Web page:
# Multiplicative and Additive Arithmetic Functions and Formal Power Series

#### Abstract

The theory of arithmetic functions and the theory of formal power series are classical and active parts of mathematics. Algebraic operations on sets of arithmetic functions, called convolutions, have an important place in the theory of arithmetic functions. The theory of formal power series also has its place firmly anchored in abstract algebra. A first goal of this thesis will be to present a parallelism of known characterizations of the concepts of multiplicative and additive for arithmetic functions (Theorems 2.1.2 and 2.2.3) on the one hand and for formal power series on the other (Theorems 3.4.3 and 3.4.4). Therefore, in Chapter 1 and in the first part of Chapter 3 are listed notions and properties that make possible the transposition from arithmetic functions to formal power series. Further, an approach in which formal power series brought to the fore (Sections 3.1 and 3.2) will add new elements in our study on multiplicative arithmetic functions (Section 3.3). So, if mainly, our presentation of Section 3.3 follows P.J. McCarthy’s book , the proofs of some main results on completely and specially multiplicative functions has been replaced with new proofs (Theorems 3.2.6, 3.2.7, 3.3.3, 3.3.4) using Bell series. This was a second goal of giving new proofs using Bell series, and so we bring the two topics (arithmetic functions and formal power series) closer together. If in the achievement of the first goal a significant role was played by the embedding of the ring of formal power series in the unitary ring of arithmetic functions, in the case of the second goal, Theorem 2.24 and 2.25 of T.M. Apostol’s book  influenced me to use the Bell series in proofs.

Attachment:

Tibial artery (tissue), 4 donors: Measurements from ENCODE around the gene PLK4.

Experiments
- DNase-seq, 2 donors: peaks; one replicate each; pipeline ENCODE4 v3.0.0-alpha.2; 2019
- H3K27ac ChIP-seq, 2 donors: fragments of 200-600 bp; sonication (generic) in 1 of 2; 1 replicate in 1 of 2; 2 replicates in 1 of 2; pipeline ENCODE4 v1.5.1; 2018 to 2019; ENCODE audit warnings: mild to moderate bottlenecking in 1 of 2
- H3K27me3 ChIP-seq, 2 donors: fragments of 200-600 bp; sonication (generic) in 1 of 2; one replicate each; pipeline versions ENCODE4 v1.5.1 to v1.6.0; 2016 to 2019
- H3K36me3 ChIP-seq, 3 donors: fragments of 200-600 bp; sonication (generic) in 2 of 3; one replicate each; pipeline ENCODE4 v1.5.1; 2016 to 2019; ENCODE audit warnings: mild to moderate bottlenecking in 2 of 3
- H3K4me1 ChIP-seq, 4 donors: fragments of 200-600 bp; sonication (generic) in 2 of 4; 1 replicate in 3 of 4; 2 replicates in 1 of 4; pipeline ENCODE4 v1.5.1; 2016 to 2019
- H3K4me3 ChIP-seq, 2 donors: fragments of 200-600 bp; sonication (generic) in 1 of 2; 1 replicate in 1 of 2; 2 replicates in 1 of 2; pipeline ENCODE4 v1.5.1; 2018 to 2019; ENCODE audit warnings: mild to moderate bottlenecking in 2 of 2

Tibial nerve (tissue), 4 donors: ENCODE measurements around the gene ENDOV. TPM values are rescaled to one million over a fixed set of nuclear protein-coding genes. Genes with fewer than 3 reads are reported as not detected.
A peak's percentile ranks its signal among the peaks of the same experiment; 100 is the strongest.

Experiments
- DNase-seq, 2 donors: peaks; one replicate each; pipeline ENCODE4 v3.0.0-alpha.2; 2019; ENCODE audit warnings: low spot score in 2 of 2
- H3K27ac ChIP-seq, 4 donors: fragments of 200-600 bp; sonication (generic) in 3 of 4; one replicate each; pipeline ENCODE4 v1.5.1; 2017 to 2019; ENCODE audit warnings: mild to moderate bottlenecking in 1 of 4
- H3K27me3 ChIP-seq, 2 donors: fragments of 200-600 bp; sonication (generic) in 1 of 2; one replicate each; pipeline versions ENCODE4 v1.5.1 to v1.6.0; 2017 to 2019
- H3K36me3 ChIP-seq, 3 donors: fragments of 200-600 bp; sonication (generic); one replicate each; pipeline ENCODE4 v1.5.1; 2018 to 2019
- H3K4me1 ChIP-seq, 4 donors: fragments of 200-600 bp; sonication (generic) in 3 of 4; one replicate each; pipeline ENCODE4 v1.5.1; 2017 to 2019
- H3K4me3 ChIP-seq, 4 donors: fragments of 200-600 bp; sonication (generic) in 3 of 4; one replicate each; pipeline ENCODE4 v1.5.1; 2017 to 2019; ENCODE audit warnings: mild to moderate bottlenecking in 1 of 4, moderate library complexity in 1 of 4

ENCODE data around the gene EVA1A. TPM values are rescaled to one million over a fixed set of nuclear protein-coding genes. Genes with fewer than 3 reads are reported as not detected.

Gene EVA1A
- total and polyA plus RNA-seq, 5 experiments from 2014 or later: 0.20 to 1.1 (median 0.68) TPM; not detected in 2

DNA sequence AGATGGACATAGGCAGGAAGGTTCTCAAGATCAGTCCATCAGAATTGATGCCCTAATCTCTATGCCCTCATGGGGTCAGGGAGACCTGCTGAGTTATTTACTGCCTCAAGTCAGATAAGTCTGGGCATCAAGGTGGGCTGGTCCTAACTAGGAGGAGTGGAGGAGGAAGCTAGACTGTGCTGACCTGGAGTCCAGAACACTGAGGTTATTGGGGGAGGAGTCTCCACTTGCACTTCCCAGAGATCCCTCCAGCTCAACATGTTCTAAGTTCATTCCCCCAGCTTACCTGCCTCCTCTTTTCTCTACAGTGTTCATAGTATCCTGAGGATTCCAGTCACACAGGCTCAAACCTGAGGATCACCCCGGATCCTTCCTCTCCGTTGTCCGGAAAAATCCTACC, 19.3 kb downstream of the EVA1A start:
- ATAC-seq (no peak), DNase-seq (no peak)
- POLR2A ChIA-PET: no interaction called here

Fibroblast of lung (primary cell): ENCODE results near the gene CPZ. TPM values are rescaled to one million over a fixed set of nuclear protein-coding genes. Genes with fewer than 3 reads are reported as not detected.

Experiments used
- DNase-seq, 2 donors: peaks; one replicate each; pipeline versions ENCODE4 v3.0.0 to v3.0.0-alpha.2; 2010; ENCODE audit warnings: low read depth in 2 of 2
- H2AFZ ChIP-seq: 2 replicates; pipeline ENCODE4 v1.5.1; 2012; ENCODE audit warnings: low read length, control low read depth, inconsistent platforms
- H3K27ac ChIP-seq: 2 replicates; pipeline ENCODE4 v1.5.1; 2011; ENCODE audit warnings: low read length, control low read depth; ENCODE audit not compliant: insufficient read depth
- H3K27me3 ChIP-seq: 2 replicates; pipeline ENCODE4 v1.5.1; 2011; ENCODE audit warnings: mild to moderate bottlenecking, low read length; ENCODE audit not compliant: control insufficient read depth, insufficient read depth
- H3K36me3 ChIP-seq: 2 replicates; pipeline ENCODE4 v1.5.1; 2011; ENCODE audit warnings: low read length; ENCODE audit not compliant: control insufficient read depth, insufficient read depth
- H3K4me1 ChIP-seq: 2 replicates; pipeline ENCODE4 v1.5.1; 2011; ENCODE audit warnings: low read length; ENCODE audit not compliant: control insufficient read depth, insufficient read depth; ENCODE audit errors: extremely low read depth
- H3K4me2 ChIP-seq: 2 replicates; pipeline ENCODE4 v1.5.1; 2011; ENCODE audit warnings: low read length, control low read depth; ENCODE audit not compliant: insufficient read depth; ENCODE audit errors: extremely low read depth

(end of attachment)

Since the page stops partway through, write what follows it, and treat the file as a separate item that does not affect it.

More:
#### Subject Area

Mathematics|Theoretical Mathematics

#### Recommended Citation

Snell, John Byron, "Multiplicative and Additive Arithmetic Functions and Formal Power Series" (2021). ETD Collection for University of Texas, El Paso. AAI28648404.
https://scholarworks.utep.edu/dissertations/AAI28648404

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